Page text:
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Improving Our Production Drupal Deployments on Pantheon

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Jeff Landfried
Lead Developer

We work with Pantheon a lot. We love their platform, and how it allows us to focus on developing Drupal projects while leaving the system administration to them. We have a reliable CI pipeline that allows us to develop in GitHub and push a production-ready artifact to Pantheon’s downstream repository - it’s a great developer experience. We’re happy with this portion of our workflow, but once our work is merged to the main branch and deployed to the dev environment on Pantheon, things began to get a little more dicey. Deploying to test and live seems like it should be the easiest part, since Pantheon has their drag & drop UI that everyone reading this is probably already familiar with. The issues that we bump into tend to come when configuration changes are made directly to a production environment.

How we used to deploy

First, let’s take a look at how we have historically deployed to these environments:

  1. Deploy production-ready code to target environment by using Pantheon’s drag & drop UI.
  2. Use a Quicksilver script to run drush cim
  3. Use a Quicksilver script to run database updates using drush updb

This workflow is great, but it makes the big assumption that there are no config overrides on the target environment. Sure, we like to imagine that our code is the only source of truth for production configuration, but that is not always the case. Sometimes, there’s a legitimate reason for a client to make a quick change to production config. When we deploy to an environment with overridden configuration using the above workflow, the client’s configuration changes will get reverted unless the developer catches the overridden config prior to initiating deployment. While there are many approaches that we as developers can and should take to help prevent configuration overrides on production - like setting up appropriate roles, using config_ignore for certain special cases, and core’s config_exclude_modules settings - they can still happen from time to time.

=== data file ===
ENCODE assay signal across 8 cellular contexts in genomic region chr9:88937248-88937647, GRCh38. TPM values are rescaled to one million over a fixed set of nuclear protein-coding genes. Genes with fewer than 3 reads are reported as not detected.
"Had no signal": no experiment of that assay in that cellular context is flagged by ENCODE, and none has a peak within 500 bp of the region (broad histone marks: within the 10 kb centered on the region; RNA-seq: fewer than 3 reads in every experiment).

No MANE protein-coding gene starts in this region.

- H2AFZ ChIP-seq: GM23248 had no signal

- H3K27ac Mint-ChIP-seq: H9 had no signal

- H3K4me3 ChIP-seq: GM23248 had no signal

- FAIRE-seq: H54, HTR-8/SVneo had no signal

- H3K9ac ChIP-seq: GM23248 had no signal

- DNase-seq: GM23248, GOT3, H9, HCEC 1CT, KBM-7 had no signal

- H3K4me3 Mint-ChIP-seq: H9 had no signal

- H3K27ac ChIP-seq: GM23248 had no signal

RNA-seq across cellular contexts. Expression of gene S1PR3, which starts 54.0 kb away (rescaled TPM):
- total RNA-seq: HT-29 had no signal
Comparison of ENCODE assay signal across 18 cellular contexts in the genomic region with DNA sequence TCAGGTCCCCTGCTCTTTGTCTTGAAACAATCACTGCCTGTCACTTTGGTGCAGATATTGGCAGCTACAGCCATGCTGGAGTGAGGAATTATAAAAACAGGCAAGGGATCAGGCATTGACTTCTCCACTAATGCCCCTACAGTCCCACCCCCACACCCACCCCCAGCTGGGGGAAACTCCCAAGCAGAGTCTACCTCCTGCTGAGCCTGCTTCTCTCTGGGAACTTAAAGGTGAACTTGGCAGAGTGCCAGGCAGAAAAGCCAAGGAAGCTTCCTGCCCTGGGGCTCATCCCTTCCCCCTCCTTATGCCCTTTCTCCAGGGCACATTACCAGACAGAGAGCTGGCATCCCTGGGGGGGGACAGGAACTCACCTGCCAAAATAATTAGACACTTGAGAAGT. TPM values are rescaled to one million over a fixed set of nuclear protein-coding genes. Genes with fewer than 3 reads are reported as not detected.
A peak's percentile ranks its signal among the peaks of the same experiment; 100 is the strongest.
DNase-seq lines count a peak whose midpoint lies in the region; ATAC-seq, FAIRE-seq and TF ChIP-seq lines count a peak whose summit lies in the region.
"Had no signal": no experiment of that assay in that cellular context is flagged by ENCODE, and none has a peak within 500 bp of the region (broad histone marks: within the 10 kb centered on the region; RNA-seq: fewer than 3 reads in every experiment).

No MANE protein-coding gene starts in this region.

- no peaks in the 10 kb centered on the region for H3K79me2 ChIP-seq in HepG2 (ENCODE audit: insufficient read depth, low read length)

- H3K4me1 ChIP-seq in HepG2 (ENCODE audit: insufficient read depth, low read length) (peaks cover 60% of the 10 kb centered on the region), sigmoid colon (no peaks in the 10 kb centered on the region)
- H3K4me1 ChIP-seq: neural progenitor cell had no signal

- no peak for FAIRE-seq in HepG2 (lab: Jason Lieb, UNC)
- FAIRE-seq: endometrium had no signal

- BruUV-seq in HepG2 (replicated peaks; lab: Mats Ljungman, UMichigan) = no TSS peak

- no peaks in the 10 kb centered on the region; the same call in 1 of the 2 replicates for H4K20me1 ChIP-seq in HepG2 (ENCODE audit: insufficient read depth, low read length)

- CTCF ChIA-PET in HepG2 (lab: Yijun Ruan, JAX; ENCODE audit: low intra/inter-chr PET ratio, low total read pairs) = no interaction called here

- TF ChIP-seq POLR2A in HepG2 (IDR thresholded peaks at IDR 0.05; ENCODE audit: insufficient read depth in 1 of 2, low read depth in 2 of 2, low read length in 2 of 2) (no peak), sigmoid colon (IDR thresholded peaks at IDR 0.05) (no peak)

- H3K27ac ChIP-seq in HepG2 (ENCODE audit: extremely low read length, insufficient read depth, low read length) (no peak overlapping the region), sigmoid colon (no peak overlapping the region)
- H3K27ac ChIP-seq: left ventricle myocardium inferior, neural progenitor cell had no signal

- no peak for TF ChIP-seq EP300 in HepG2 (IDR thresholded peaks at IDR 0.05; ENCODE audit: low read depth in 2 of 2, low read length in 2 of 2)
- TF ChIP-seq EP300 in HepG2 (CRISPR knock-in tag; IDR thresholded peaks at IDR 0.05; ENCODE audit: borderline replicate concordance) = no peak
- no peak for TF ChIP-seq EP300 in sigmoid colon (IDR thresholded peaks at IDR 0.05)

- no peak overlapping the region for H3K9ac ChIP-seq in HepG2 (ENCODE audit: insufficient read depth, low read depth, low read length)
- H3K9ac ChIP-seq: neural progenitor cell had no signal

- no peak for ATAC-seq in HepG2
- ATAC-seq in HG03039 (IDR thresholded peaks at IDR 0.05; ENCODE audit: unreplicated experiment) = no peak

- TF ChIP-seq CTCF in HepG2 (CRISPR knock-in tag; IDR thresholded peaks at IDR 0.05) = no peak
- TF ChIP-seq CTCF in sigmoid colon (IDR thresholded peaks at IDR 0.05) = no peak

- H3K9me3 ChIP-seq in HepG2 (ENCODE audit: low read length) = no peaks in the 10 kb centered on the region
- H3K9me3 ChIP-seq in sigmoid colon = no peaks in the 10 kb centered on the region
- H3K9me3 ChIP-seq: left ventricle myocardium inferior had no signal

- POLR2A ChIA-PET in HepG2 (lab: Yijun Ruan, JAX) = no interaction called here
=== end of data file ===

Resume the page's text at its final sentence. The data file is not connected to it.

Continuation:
We’ve had a lot of success using Pantheon’s Quicksilver Hooks to automate our deployment steps (seen above), but what are we to do when we deploy to an environment that has overridden configuration? Should we not import our new configuration? Or should we blindly import our config changes and revert the existing overrides? Clearly, neither option is ideal. Along with this dilemma, relying solely on Quicksilver hooks presented a few other challenges that we wanted to improve on:

  • Reporting: Unless you are running terminus workflow:watch or looking at terminus workflows:info:logs for every deployment, it’s not clear what’s actually taking place during a deployment.
  • Lack of clarity: Without reading about them in a project’s docs or checking the project’s pantheon.yml , a developer initiating a deployment may not even be aware that quicksilver hooks exist and are going to execute on the target environment!
  • Inflexible: Quicksilver hooks do the same thing every deployment, and don’t ask questions. Without reverting to something like keywords in commit messages, there’s no way that a step can be skipped or altered per-deployment.
  • Lack of an escape hatch: Once a deployment is initiated, there’s no pre-flight check that can give the option to abort.

Our new approach